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'Physiotherapy is a noble profession'

Wednesday, October 07, 2015

Informs Dr. Pritika Lalwani, Head Physiotherapist at Mickey Mehta’s Health Beyond Fitness

I was always inclined towards science and aimed at doing something in the medical or paramedical field. I was contemplating between audiology and speech therapy and physiotherapy as I was keen to be in the rehabilitative field to serve the special population. My mother’s wish to always see me in a doctor’s coat and her constant support gave me the confidence to explore a career in physiotherapy. I did a Master in Musculoskeletal Physiotherapy (M.P.T) and I am a Certified Ante-natal/Post natal practitioner.

Physiotherapy is concerned with identifying and maximising quality of life and movement potential within the spheres of promotion, prevention, treatment/intervention, habilitation and rehabilitation. It is a profession where you assess, diagnose, treat and work to prevent disease and disability through physical means and caters to all the sections of the society from neonates to geriatrics including expectant mothers which is what attracts me. Being a physiotherapist is very rewarding. You work with patients one-on-one, see them progress through treatment, and know that you are really making a difference in their lives. It gives you the opportunity to work with such a wide variety of patients as opposed to confining yourself to a monotonous routine, so it never gets boring and you constantly are learning something new. The specialties include cardiopulmonary, geriatrics, neurologic, orthopedics and pediatrics, women’s health to name some of the more common areas. Physiotherapists practice in many settings, such as outpatient clinics or offices, inpatient rehabilitation facilities, extended care facilities, private homes, education and research centres, schools, industrial workplaces, fitness centres and sports training facilities.

For the first three years of the bachelors’ course we have the same subjects as M.B.B.S along with physiotherapy subjects. This gives us an understanding of the body as a whole. We not only understand the superficial aspect of the injury/ailment but know the physiology at a micro level which helps to treat the patient more accurately.

During my initial training days at D. Y. Patil college of Physiotherapy where I did my Bachelor’s, I remember entering the anatomy lab for the very first time. Seeing all the cadavers around, organs lined up on the front table and the sharp chemical smell made me dizzy. I soon got accustomed to it and it became a part of my daily routine. One of my favorite parts of my training days was to observe surgeries like cancer bladder, skin grafting and deliveries. Internship was very interesting with postings in different wards and the I.C.U.

NMIMS University, where I did my Masters, had a flooded Out-patient department. We would be on our toes continuously for at least eight hours a day. This course offered a trimester system, which means we had exams every quarter which made it a little stressful. Research is a part of the curriculum in UG and PG which makes it more interesting. My UG research was on the ‘Influence of various movements on blood pressure in hypertensive sub acute stroke patients’ which is published by a research journal. PG research was on ‘Co-relation between physical activity and fatigue and pregnant Indian women’.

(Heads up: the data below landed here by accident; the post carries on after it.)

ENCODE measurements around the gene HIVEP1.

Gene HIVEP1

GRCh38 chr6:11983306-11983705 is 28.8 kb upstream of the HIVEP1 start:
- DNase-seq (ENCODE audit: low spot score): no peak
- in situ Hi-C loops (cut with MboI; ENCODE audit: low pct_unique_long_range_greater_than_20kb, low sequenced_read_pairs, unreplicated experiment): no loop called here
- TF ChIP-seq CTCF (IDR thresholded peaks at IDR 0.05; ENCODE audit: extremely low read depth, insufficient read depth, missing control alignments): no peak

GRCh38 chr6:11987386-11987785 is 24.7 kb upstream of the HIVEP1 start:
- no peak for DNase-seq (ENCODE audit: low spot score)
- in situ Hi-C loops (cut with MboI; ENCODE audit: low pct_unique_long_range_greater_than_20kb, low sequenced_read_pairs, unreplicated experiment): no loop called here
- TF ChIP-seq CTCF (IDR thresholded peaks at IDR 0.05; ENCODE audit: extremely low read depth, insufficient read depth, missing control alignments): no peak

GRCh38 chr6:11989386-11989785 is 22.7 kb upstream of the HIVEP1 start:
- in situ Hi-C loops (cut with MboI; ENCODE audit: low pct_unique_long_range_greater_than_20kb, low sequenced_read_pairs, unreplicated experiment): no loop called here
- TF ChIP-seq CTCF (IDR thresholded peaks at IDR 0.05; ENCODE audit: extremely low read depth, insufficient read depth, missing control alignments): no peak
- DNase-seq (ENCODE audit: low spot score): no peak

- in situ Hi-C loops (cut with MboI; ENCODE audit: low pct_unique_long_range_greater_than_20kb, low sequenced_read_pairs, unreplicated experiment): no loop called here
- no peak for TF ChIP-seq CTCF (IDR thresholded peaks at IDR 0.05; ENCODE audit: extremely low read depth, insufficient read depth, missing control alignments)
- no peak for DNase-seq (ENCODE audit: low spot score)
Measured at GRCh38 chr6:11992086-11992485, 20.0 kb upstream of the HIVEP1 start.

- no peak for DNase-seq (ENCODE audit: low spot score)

After working in a hospital environment for seven years during my Bachelor’s and Master’s I did not want to confine myself to the same set up but at the same time wanted to maintain the authenticity of the profession. Mickey Mehta’s Health Beyond Fitness was like a breath of fresh air. Being based on wellness and having a holistic approach were its most enticing characteristics. I undertake patient consultation, designing programs like ante natal/post natal for the pregnant population and a senior citizen program for the elderly, research on the latest developments in physiotherapy and alternative medicine and ergonomic advice to corporates.

Bachelor of physiotherapy is about a four and half year course including six months of internship. Masters is another two years in a private institute and three years in government. Post masters one can earn proximately 30k upwards. For an established professional, sky is the limit for remuneration. In India over 50 per cent need physiotherapy assistance. An established physiotherapist charges per session, per hour. It all depends how many patients you treat.

Physiotherapy is a profession with a very broad spectrum and gives you the opportunity to help and interact with almost every one. It is an upcoming field and is gaining importance in today’s world. The most disheartening fact is that many people are not aware about this profession altogether. Many do not understand its significance and hence do not follow the program diligently. This poses a problem in the outcome of the treatment sometimes resulting in a relapse. As of now I am very content working with Mickey Mehta and plan to do so for a couple of years. Eventually I aim at starting my own set up mainly to address women’s health.

For those who want to take up this profession I will say - Physiotherapy is a noble profession which gives you the opportunity to serve society where you give more than you get. If you aspire to help people achieve a better quality of life through your hard work and dedication, then this could be a good career option. Helping people to attain or regain the ability to walk and carry out daily life chores can lead to a great feeling of personal satisfaction.

As told to Monarose Sheila Pereira

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